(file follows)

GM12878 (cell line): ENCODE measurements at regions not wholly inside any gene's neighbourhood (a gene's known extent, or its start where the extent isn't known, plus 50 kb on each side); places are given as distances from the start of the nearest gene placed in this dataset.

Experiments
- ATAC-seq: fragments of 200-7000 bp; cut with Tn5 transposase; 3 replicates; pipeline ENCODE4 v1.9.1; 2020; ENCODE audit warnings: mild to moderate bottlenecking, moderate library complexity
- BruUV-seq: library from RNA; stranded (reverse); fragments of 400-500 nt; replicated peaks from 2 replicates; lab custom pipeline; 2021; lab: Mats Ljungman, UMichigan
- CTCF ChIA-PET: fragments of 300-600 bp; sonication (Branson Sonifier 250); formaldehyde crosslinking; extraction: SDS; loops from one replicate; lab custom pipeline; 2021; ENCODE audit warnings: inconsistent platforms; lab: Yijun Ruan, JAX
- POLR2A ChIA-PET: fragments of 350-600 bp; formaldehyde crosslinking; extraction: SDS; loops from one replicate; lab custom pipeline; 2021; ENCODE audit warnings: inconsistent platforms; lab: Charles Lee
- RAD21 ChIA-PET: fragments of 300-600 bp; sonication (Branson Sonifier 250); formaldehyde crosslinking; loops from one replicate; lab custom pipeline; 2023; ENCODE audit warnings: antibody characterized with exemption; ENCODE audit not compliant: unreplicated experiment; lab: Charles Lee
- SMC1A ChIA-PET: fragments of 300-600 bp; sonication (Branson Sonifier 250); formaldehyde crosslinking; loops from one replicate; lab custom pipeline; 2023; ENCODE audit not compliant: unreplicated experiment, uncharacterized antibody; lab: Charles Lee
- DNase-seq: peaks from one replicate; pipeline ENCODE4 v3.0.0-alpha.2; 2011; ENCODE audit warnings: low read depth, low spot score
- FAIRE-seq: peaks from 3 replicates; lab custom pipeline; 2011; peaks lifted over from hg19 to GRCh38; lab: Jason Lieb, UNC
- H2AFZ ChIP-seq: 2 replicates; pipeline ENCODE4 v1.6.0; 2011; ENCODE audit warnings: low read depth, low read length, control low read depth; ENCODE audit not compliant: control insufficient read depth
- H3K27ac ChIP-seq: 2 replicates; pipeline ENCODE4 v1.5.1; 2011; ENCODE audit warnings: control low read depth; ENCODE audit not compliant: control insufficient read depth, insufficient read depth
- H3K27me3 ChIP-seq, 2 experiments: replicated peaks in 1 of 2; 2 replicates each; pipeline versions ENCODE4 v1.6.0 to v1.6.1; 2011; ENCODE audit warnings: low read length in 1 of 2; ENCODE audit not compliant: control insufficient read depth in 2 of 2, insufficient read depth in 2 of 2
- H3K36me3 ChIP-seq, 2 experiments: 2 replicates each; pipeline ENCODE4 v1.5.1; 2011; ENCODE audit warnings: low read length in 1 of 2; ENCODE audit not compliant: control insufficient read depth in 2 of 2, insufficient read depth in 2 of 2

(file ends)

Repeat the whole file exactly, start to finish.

GM12878 (cell line): ENCODE measurements at regions not wholly inside any gene's neighbourhood (a gene's known extent, or its start where the extent isn't known, plus 50 kb on each side); places are given as distances from the start of the nearest gene placed in this dataset.

Experiments
- ATAC-seq: fragments of 200-7000 bp; cut with Tn5 transposase; 3 replicates; pipeline ENCODE4 v1.9.1; 2020; ENCODE audit warnings: mild to moderate bottlenecking, moderate library complexity
- BruUV-seq: library from RNA; stranded (reverse); fragments of 400-500 nt; replicated peaks from 2 replicates; lab custom pipeline; 2021; lab: Mats Ljungman, UMichigan
- CTCF ChIA-PET: fragments of 300-600 bp; sonication (Branson Sonifier 250); formaldehyde crosslinking; extraction: SDS; loops from one replicate; lab custom pipeline; 2021; ENCODE audit warnings: inconsistent platforms; lab: Yijun Ruan, JAX
- POLR2A ChIA-PET: fragments of 350-600 bp; formaldehyde crosslinking; extraction: SDS; loops from one replicate; lab custom pipeline; 2021; ENCODE audit warnings: inconsistent platforms; lab: Charles Lee
- RAD21 ChIA-PET: fragments of 300-600 bp; sonication (Branson Sonifier 250); formaldehyde crosslinking; loops from one replicate; lab custom pipeline; 2023; ENCODE audit warnings: antibody characterized with exemption; ENCODE audit not compliant: unreplicated experiment; lab: Charles Lee
- SMC1A ChIA-PET: fragments of 300-600 bp; sonication (Branson Sonifier 250); formaldehyde crosslinking; loops from one replicate; lab custom pipeline; 2023; ENCODE audit not compliant: unreplicated experiment, uncharacterized antibody; lab: Charles Lee
- DNase-seq: peaks from one replicate; pipeline ENCODE4 v3.0.0-alpha.2; 2011; ENCODE audit warnings: low read depth, low spot score
- FAIRE-seq: peaks from 3 replicates; lab custom pipeline; 2011; peaks lifted over from hg19 to GRCh38; lab: Jason Lieb, UNC
- H2AFZ ChIP-seq: 2 replicates; pipeline ENCODE4 v1.6.0; 2011; ENCODE audit warnings: low read depth, low read length, control low read depth; ENCODE audit not compliant: control insufficient read depth
- H3K27ac ChIP-seq: 2 replicates; pipeline ENCODE4 v1.5.1; 2011; ENCODE audit warnings: control low read depth; ENCODE audit not compliant: control insufficient read depth, insufficient read depth
- H3K27me3 ChIP-seq, 2 experiments: replicated peaks in 1 of 2; 2 replicates each; pipeline versions ENCODE4 v1.6.0 to v1.6.1; 2011; ENCODE audit warnings: low read length in 1 of 2; ENCODE audit not compliant: control insufficient read depth in 2 of 2, insufficient read depth in 2 of 2
- H3K36me3 ChIP-seq, 2 experiments: 2 replicates each; pipeline ENCODE4 v1.5.1; 2011; ENCODE audit warnings: low read length in 1 of 2; ENCODE audit not compliant: control insufficient read depth in 2 of 2, insufficient read depth in 2 of 2